I curled up on my bed after a very long, emotional day in February 2013. Just hours before, I’d learned that the baby we were expecting had died 5 weeks prior. All of my hopes and dreams for this child were gone. I was devastated. Leon curled up next to me.
“If God loves children and values life, why am I having a miscarriage?” I cried loudly to my husband. He wisely didn’t know the answer to that question, so he remained quiet. For the first time I could remember, grief taught me that we can ask God all the questions we want, but we may not find out “why.”
Two nights later, I found myself in a hospital bed crying on a nurse’s shoulder as I tried to make sense of the suffering I was experiencing, and how this just wasn’t fair.
Why do I have to walk through such hard stuff, God?
Three years later, Leon and I were driving home from our first of many trips to Newcastle. It was long, emotional day, and our baby had just been diagnosed with a couple of serious birth defects. At that point all of the defects were reparable by surgery. Yet we still found ourselves asking God “why?” Why would God allow us to have a poorly child?
That day was the first of many times we asked God “why” during our journey with Titus. Ten months have passed since that first dreadful trip to the Royal Victoria Infirmary in Newcastle. I still ask God why we had to walk such a difficult road with our brave, strong boy. God’s word and my grief are teaching me that we may never find out why. That’s mostly okay because we believe in a sovereign God who knows what He’s doing and He’s working our difficult journey for good.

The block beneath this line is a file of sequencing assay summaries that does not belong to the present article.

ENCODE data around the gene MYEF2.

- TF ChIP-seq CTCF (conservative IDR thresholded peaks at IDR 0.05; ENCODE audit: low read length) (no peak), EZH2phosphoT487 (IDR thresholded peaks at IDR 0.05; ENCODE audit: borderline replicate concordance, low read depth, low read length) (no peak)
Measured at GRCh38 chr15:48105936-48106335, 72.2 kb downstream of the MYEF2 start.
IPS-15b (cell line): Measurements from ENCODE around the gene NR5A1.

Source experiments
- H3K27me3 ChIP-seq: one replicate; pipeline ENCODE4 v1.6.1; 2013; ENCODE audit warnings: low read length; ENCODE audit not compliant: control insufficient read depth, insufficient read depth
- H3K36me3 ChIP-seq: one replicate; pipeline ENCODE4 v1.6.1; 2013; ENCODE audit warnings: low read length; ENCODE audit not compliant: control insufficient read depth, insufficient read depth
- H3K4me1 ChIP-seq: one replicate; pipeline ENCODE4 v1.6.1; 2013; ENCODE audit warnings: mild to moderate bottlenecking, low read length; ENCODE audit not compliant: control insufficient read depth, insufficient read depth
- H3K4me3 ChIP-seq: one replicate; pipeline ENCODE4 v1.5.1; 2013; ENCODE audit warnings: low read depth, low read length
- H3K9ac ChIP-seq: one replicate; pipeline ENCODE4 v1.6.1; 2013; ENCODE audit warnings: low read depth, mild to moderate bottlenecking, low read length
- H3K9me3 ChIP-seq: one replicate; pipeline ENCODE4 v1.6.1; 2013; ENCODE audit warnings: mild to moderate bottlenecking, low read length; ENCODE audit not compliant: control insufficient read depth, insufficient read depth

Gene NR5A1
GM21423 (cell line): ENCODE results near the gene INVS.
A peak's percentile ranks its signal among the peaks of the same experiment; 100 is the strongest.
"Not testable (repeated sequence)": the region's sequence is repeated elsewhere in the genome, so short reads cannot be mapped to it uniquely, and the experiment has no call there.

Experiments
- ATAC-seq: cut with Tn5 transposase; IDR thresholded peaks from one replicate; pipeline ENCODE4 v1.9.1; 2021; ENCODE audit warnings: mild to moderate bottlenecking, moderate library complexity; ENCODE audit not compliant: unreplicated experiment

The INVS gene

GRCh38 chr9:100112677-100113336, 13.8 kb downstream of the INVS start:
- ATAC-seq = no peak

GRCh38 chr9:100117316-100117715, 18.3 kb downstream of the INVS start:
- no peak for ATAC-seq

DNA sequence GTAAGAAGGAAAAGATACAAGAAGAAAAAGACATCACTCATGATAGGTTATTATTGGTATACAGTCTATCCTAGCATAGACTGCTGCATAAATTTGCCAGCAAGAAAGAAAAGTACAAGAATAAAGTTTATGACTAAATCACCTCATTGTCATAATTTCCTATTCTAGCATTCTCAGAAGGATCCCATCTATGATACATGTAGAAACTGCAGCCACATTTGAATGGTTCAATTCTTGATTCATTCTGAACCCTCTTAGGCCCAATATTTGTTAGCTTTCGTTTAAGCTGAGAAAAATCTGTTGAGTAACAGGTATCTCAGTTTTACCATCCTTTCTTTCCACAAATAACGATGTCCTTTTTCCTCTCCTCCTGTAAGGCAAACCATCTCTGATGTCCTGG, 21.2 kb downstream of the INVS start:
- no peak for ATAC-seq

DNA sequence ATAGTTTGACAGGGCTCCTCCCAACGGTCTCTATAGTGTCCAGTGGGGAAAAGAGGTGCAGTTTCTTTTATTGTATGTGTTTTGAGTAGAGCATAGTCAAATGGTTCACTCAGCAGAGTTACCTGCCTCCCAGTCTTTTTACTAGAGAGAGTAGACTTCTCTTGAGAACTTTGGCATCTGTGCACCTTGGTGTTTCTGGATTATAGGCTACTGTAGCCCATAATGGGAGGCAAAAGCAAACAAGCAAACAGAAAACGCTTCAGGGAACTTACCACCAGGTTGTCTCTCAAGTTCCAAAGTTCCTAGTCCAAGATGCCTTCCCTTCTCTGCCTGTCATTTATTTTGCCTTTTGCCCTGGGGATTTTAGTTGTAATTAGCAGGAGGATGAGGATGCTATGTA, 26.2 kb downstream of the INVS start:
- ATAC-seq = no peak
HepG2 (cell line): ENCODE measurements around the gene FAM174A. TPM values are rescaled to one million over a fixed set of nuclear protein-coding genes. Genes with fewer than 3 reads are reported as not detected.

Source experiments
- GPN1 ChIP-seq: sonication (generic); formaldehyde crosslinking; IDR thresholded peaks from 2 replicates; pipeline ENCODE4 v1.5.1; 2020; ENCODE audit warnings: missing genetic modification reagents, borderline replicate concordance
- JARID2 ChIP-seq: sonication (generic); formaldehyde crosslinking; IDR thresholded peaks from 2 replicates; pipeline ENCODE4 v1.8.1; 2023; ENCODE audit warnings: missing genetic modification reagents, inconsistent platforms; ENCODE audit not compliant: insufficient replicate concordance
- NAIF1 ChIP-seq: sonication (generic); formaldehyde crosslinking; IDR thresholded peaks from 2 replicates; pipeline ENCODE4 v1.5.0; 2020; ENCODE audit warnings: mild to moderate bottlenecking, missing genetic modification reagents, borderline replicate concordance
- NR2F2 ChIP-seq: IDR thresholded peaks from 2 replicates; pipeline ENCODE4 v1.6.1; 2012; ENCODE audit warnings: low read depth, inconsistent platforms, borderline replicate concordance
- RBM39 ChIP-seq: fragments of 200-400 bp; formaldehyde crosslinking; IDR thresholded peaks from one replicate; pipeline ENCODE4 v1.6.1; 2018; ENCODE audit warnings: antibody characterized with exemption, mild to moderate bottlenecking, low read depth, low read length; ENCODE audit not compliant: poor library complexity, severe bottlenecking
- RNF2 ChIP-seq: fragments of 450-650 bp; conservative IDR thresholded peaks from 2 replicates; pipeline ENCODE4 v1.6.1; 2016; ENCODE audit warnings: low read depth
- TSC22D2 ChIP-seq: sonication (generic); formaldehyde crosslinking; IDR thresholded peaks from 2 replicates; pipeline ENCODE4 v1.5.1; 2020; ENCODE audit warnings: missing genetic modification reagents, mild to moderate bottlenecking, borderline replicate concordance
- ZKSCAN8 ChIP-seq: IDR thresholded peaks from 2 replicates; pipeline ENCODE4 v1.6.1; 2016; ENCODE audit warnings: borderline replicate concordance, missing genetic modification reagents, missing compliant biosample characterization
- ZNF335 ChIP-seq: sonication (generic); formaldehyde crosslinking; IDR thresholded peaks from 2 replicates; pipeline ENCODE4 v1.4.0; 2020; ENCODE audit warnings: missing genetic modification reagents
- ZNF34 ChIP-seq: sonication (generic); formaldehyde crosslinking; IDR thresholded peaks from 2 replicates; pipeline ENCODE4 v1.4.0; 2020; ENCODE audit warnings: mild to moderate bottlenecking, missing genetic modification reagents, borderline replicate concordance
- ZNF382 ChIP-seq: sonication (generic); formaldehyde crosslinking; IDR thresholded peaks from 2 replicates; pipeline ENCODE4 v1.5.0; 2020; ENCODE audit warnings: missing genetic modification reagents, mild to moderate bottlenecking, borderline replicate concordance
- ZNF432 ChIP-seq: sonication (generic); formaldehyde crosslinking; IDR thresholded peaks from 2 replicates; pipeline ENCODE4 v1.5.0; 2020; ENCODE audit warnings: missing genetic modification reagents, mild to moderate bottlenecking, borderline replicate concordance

Recently I came across a verse in Romans that’s all too familiar. In fact, if you’ve been a believer any number of years, you probably know it, too.
And we know that God causes everything to work together for the good of those who love God and are called according to his purpose for them.
Romans 8:28 (NLT)
This verse is often quoted when someone is walking through a hard time, with the comment that God will work your suffering for good. It may be a trite way of saying “everything will be okay in the end.” It might even make a nice greeting card message. But for those who have suffered greatly, we’re left with a paradox–How can this trial, this hard thing I’m walking through be good? How can God work good out of this?
Suffering and good are rarely used in the same sentence.
Have you ever looked at that well-known passage in Romans through the lens of the Cross? It helps us to make sense of our suffering. Jesus suffered the most unimaginable, shameful death. God worked it for good, though. He knew what good would come of His Son’s suffering. His ultimate plan was for Jesus to suffer so we are no longer separated from Him by our sin if we believe.
So if God worked Jesus’ great suffering and death for good, why wouldn’t He work ours for good, too?
If you’re wondering how your suffering could be good, have hope. You may not discover the “why” to your suffering this side of eternity, but you can have faith knowing that God is working it for good.
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